US moves threaten to foil Sino-US trade ties
There were a lot of uncertainties a year ago over China-US trade and investment ties given what Donald Trump had said during his presidential campaign, in particular his claim that he would impose 45 percent punitive tariffs on imports from China and name China a currency manipulator.
Neither of these has happened so far. Indeed, President Trump handled the relationship quite well in 2017.
One highlight was the good personal relationship built between Trump and President Xi Jinping, after their in-depth meetings in Mar-a-Lago, Florida, in April, in Beijing in November and during the G20 Summit in Hamburg, Germany, in July and several telephone conversations.
The two countries have become more interdependent and are now each other's largest trade partner. China is already the largest market for US agricultural products. The lifting of a 13-year ban on US beef exports to China has excited many ranchers in the United States. More than 300,000 Chinese students are studying in US colleges and universities and 3 million Chinese tourists visited the US in 2016.
In November, China announced it will further open its financial sector, by allowing foreign investors to own majority stakes in securities firms, investment management companies and life insurance providers. In the same month, China announced it will cut import tariffs of a wide range of consumer goods.
With 300 million middle-income consumers, and the number still growing, the potential for expanding trade and investment ties between China and the US, and indeed between China and the rest of the world, is enormous.
Recent moves taken by the Trump administration, however, have cast a shadow on the relationship.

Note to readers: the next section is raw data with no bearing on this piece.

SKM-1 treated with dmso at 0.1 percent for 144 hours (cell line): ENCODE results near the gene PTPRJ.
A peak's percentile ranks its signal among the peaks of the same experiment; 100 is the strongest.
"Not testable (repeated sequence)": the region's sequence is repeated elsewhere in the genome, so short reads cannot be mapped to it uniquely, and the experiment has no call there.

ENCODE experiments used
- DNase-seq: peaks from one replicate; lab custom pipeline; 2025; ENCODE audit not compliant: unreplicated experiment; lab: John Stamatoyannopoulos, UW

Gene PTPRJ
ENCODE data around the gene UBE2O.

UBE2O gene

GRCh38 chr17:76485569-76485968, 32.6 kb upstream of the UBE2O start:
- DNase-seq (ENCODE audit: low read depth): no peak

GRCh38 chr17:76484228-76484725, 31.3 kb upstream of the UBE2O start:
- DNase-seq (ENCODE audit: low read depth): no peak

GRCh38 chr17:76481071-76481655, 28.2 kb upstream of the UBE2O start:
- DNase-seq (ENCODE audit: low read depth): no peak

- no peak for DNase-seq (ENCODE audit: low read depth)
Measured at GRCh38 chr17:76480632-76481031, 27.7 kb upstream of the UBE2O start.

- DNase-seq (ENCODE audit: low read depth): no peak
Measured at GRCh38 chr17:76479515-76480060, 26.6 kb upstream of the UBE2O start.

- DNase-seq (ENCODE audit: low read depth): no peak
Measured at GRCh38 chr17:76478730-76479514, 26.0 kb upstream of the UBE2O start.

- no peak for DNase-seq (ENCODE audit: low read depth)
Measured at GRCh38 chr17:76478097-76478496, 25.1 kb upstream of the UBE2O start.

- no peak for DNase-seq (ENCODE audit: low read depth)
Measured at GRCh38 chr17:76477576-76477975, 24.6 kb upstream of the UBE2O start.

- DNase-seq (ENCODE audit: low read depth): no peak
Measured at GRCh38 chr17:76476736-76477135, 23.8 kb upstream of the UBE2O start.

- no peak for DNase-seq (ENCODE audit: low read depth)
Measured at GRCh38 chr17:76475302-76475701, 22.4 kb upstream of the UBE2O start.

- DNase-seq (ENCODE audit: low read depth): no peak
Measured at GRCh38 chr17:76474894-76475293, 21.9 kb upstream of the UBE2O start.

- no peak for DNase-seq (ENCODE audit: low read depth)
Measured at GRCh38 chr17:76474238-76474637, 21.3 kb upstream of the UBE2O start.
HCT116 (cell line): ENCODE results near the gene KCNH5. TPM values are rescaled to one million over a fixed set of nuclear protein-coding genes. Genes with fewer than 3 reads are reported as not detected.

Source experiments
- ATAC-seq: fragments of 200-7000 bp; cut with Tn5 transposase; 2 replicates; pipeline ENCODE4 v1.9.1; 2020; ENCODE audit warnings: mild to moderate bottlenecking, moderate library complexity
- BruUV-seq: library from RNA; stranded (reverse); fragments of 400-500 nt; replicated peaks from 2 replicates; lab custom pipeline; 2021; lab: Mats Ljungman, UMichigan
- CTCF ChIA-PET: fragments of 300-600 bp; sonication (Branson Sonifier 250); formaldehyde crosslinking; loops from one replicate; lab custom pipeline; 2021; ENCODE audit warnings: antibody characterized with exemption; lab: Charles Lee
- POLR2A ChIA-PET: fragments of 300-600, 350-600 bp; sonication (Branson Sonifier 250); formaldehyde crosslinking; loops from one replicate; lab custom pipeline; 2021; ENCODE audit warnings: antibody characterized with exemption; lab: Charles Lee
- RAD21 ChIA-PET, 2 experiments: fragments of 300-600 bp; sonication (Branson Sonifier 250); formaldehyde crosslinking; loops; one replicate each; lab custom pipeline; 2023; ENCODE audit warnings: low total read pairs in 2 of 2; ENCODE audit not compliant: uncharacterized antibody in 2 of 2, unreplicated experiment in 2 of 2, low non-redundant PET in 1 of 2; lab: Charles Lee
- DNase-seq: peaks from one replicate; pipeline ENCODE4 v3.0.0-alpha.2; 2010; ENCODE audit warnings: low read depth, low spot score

On Tuesday, the Committee on Foreign Investment in the United States rejected a $1.2 billion deal by China's Ant Financial to acquire US money transfer company Money-Gram International Inc on the grounds of national security. It is just the latest of several large deals that have been blocked by CFIUS.
Meanwhile, the US Congress has introduced the Foreign Investment Risk Review Modernization Act of 2017 in a bid to expand the power of CFIUS, targeting primarily investment from China.
In August, US Trade Representative Robert Lighthizer initiated a Section 301 investigation into China's intellectual property policy and practice, a move inconsistent with the World Trade Organization's rules. In November, the US Commerce Department self-initiated anti-dumping and countervailing duties on Chinese common alloy aluminum sheets. In the same month, the US formally notified the WTO that it opposes granting market economy status to China.
There has also been much talk lately that the Trump administration will take more tough measures on the China trade and investment front in 2018. This sounds likely given that 2018 is the midterm election year and everything in the US will again be deeply politicized.
China has been relatively patient so far. But if the US continues down the current path, it will trigger tit-for-tat retaliations that would hurt people and businesses not only in both countries, but aslo the entire world. Many economists have warned that a US trade war with China is a trade war with East Asia given the economic integration in the region.
Some US journalists have accused President Trump of making China great. It seems that to them making China great is bad for the US. The truth is that China and the US, given their interdependence, should both become great.
Former US treasury secretary Larry Summers described it well when he said that he could not foresee a future in which China does well and the US does not, or vice versa.
China and the US both stand to gain from cooperation and lose from confrontation. Some people in the US just need to change their zero-sum mentality.
The author is deputy editor of China Daily USA.